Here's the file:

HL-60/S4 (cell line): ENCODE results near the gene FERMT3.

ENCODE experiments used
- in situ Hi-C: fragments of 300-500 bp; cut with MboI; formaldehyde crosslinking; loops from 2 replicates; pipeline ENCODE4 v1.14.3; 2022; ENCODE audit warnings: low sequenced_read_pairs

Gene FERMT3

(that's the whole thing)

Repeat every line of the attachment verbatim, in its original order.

HL-60/S4 (cell line): ENCODE results near the gene FERMT3.

ENCODE experiments used
- in situ Hi-C: fragments of 300-500 bp; cut with MboI; formaldehyde crosslinking; loops from 2 replicates; pipeline ENCODE4 v1.14.3; 2022; ENCODE audit warnings: low sequenced_read_pairs

Gene FERMT3